University of Virginia School of Nursing
Haizlip, who teaches both students and clinicians teamwork skills, will be officially inducted into the National Academies of Practice in Medicine in March, 2019.

UVA School of Nursing professor Julie Haizlip, a physician specializing in pediatrics who directs the School’s interprofessional outreach, was named a distinguished fellow of the National Academies of Practice in Medicine.

Haizlip will be inducted at a Pentagon City, Va., ceremony to be held in early March, 2019.


Number of national academies fellows on UVA Nursing's faculty, including 32 Fellows of the American Academy of Nursing

Over the course of her career, Haizlip developed a deep and abiding interest in positive psychology, appreciative practice and interprofessional learning and teaching. Currently researching the concept of “mattering” in healthcare with colleagues at the Darden School of Business – the perception that one is significant in the lives of others and has an impact in the world – Haizlip is interested in how the presence (and absence) of mattering impacts practice, personal well-being, professional longevity, and burnout, especially among physicians and nurses.

As ASPIRE’s co-director and a clinical professor of nursing, Haizlip educates both students and faculty to improve their teamwork skills and cohesion when operating within healthcare teams. Haizlip is also among the core planners of the center’s twice-annual Train-the-Trainer Conference, initially funded by the Macy Foundation and the Center for Interprofessional Learning and Practice, for which she’s developed a host of novel workshops and simulations to engage attendees, including the “No Room for Error Patient Safety Exercise” and the LegoBot Challenge.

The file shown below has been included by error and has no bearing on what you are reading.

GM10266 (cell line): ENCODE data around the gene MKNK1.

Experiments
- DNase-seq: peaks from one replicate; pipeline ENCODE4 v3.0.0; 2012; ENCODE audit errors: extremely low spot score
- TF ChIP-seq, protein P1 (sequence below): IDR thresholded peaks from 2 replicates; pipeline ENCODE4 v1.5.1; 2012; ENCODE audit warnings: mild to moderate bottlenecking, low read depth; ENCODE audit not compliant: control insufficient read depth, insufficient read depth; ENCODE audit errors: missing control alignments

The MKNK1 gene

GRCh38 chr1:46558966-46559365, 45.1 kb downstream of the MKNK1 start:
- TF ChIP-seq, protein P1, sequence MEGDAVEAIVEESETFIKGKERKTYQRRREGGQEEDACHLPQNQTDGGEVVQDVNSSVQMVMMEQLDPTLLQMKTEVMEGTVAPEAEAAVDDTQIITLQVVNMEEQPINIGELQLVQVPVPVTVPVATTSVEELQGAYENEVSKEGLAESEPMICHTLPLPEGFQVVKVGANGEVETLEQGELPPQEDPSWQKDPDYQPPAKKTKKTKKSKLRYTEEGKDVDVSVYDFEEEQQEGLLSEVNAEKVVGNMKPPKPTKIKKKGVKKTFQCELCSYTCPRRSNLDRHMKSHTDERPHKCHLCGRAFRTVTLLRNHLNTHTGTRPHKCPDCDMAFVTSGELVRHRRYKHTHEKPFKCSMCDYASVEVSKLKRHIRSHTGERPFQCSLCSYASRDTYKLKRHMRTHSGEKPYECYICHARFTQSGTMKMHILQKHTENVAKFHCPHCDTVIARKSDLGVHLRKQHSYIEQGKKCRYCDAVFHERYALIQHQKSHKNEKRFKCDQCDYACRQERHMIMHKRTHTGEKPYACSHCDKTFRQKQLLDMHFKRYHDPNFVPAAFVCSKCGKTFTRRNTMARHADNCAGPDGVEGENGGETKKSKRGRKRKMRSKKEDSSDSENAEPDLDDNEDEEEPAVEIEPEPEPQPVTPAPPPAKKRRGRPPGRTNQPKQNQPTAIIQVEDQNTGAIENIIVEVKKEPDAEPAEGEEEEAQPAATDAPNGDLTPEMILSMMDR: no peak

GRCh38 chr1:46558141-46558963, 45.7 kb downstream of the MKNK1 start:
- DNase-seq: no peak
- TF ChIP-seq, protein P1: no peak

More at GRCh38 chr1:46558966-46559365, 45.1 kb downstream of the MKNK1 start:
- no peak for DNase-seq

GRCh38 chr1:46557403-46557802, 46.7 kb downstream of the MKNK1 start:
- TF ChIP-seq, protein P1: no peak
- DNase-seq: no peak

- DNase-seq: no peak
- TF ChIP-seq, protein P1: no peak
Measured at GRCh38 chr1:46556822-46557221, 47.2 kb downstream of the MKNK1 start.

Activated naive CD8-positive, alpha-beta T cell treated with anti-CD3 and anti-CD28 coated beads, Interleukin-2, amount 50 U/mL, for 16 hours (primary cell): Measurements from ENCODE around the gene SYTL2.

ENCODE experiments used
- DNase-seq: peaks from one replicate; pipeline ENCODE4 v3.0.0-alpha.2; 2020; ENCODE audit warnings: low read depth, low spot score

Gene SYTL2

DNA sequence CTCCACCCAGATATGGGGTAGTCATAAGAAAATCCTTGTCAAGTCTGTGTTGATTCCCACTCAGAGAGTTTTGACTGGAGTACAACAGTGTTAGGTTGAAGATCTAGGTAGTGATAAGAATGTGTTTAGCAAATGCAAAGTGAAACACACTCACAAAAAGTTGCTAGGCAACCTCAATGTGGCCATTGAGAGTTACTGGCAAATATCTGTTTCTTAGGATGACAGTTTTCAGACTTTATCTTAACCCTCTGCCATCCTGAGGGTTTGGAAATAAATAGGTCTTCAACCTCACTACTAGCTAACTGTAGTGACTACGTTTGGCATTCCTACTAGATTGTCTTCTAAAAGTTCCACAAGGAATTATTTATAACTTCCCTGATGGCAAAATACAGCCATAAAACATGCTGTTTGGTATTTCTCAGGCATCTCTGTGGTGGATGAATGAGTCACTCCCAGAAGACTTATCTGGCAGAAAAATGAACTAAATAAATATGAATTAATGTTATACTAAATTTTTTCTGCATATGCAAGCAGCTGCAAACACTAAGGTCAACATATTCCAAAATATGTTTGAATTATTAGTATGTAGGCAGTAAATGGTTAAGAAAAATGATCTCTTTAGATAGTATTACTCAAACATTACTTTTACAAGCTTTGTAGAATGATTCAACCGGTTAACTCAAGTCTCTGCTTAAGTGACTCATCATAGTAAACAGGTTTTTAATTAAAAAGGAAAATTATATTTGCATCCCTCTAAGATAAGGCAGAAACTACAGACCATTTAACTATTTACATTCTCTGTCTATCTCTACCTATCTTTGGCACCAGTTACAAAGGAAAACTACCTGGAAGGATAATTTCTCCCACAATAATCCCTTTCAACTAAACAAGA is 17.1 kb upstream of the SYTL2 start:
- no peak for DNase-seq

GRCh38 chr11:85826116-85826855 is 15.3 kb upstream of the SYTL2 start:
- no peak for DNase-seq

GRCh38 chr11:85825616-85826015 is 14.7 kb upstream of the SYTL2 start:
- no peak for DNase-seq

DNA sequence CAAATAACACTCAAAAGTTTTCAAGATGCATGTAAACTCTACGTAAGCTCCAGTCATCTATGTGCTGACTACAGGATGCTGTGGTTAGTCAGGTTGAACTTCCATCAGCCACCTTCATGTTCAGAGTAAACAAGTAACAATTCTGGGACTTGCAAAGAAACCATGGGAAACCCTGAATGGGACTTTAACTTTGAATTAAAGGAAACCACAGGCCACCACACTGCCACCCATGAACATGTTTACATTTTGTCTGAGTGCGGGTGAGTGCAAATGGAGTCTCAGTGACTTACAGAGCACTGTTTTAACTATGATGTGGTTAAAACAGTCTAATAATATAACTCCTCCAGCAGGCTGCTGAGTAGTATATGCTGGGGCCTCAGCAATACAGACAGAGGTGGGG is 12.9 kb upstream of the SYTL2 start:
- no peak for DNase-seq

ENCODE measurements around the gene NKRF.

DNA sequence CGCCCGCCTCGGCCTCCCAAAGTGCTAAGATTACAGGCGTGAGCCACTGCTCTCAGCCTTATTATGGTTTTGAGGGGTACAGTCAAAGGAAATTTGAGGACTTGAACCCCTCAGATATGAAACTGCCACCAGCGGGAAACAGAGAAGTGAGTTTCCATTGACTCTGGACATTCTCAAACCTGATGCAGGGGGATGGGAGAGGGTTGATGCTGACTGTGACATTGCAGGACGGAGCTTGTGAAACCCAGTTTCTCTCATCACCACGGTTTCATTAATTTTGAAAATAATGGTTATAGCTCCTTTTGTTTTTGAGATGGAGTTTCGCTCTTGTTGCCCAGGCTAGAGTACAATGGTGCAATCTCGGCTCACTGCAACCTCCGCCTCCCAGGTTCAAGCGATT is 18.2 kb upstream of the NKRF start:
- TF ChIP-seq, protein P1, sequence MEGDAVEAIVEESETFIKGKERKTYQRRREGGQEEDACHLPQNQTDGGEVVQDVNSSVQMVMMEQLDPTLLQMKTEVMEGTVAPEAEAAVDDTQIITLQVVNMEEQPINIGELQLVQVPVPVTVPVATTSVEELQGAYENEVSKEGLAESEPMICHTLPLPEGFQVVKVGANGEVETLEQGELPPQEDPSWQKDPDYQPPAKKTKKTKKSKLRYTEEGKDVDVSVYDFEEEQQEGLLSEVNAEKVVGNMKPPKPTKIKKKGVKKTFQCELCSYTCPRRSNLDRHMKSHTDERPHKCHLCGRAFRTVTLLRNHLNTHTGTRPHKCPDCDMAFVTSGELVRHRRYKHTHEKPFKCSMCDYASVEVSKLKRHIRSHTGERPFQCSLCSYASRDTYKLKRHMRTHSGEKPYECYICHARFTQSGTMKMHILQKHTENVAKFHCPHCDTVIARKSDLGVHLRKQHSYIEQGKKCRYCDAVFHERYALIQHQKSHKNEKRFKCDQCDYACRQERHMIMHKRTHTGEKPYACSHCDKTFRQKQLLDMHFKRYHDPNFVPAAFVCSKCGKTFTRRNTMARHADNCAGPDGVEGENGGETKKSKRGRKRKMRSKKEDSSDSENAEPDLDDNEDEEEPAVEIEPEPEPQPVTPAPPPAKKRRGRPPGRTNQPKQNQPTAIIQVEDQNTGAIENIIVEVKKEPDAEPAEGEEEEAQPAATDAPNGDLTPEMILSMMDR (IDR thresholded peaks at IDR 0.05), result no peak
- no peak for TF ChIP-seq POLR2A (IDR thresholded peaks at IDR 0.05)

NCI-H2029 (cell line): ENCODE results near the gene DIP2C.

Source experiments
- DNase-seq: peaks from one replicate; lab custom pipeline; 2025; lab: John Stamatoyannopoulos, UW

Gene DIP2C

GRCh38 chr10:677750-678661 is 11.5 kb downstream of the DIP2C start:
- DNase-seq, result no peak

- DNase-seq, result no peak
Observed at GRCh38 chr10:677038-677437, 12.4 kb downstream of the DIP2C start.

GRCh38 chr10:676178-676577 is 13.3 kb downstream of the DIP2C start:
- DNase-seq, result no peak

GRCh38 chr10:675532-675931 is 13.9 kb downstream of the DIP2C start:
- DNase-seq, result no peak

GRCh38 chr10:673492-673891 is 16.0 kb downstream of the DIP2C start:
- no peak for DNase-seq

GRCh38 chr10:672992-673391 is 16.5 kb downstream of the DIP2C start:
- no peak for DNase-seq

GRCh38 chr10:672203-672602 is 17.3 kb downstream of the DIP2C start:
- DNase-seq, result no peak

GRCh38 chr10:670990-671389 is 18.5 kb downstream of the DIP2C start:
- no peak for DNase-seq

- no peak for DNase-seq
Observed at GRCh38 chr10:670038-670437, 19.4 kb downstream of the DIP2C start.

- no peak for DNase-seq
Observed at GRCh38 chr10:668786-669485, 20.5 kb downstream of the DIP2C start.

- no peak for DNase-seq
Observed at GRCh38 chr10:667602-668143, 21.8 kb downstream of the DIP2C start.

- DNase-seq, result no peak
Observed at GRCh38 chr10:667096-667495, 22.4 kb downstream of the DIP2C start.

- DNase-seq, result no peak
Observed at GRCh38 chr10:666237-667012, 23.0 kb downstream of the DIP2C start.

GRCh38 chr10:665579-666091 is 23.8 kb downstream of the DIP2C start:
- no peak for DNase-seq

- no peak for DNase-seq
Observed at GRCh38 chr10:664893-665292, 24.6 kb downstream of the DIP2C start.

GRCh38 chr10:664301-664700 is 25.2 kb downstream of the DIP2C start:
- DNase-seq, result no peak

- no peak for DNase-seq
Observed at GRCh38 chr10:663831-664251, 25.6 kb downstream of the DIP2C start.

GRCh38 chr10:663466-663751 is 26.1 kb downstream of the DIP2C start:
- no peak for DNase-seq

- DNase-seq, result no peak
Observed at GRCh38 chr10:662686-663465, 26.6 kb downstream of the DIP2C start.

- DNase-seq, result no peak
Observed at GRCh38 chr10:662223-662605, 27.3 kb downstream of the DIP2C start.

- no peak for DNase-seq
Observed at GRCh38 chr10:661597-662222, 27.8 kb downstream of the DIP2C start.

Haizlip also directs UVA’s Center for Appreciative Practice – which organizes regular workshops and lecture series, including the Wisdom & Well-Being lecture series and UVA’s offering of Schwartz Center Rounds – and has authored books, chapters and articles on appreciative practice, interprofessional learning, and positive psychology. Her 2012 article – “The Negativity Bias, Medical Education, and the Culture of Academic Medicine: Why Culture Change is So Hard” – earned a prize from the American Board of Internal Medicine.

Haizlip completed medical school and a residency at the University of North Carolina, and did pediatric critical care training at the University of Utah. Board-certified in pediatrics and pediatric critical care, Haizlip has more than a decade of service, and continues to practice with UVA’s pediatric sedation service.

The National Academies of Practice was established in 1981 to advise government bodies on healthcare issues and systems. Distinguished practitioners and scholars are elected by peers from across 14 different health professions to join the only interprofessional group of healthcare practitioners and scholars dedicated to the support of affordable, accessible, coordinated quality care for all.